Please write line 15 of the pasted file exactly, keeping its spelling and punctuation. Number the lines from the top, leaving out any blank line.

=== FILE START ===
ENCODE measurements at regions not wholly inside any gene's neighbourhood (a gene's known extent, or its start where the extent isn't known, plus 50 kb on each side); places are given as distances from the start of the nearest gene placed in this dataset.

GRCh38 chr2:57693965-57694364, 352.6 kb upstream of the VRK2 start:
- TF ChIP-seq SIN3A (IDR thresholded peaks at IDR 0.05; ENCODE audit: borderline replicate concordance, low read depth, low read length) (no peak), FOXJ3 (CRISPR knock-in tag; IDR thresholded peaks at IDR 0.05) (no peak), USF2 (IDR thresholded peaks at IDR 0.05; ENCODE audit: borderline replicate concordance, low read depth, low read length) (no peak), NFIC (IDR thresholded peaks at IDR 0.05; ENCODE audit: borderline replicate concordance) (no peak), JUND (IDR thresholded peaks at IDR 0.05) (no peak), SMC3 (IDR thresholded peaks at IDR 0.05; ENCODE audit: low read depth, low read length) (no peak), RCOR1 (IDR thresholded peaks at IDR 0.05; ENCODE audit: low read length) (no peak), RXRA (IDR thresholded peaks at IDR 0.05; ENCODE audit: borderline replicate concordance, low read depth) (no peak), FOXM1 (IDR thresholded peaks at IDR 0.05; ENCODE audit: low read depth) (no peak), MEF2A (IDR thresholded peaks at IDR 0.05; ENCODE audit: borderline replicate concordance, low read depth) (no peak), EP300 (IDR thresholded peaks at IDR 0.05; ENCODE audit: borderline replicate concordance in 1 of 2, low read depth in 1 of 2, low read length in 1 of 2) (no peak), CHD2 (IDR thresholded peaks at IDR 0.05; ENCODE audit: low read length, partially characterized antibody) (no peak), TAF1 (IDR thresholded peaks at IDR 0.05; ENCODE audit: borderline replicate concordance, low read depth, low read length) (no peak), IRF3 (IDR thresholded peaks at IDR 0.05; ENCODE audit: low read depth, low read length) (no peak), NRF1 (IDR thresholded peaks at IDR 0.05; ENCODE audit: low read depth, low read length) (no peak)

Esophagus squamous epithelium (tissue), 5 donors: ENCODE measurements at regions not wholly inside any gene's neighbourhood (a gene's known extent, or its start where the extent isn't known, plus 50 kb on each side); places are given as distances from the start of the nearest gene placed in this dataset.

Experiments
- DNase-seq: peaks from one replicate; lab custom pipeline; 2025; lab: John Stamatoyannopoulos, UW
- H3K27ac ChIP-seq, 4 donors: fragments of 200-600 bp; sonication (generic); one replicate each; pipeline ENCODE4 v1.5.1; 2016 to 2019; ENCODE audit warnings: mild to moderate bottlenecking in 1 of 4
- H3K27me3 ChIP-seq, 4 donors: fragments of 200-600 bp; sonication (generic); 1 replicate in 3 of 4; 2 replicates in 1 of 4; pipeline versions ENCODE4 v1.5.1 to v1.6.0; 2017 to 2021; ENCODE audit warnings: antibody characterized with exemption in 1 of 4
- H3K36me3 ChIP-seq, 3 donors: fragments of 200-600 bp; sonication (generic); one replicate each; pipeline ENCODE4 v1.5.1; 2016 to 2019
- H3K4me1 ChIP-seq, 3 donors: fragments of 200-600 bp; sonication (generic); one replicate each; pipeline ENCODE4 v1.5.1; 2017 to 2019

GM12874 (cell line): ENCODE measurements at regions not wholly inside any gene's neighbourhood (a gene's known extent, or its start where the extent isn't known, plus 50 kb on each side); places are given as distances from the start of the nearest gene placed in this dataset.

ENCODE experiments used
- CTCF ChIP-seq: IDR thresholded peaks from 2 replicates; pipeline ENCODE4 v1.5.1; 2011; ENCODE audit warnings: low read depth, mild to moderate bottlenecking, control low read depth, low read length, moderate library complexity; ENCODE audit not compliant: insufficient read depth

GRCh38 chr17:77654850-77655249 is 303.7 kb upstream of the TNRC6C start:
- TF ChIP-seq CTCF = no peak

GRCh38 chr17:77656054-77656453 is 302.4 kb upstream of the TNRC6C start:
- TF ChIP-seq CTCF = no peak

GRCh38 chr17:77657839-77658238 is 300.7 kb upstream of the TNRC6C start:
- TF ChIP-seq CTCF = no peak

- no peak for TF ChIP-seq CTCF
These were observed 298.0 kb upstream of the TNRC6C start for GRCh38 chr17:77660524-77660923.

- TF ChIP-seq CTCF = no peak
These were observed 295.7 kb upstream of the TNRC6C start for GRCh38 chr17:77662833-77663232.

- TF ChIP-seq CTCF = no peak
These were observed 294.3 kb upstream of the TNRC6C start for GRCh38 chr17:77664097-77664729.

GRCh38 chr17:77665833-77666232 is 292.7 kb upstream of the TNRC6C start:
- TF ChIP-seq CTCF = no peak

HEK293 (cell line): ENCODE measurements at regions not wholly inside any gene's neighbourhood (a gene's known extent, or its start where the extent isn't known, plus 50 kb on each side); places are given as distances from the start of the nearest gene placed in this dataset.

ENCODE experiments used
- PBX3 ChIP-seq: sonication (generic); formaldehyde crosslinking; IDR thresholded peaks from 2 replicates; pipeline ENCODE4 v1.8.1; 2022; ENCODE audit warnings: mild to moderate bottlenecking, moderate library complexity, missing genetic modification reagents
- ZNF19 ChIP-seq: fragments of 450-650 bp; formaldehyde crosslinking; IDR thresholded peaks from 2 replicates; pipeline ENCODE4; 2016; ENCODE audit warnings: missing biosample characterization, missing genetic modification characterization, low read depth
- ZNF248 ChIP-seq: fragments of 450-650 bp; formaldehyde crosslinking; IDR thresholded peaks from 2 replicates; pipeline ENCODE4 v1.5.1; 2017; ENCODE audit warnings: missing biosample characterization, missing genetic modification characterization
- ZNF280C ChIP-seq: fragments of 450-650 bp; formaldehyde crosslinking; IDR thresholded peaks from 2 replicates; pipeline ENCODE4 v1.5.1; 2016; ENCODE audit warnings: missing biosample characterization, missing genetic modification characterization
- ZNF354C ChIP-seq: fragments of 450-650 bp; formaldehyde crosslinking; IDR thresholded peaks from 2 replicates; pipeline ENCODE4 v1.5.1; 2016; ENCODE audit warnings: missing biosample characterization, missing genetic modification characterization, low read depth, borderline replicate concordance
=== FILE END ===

- TF ChIP-seq CTCF = no peak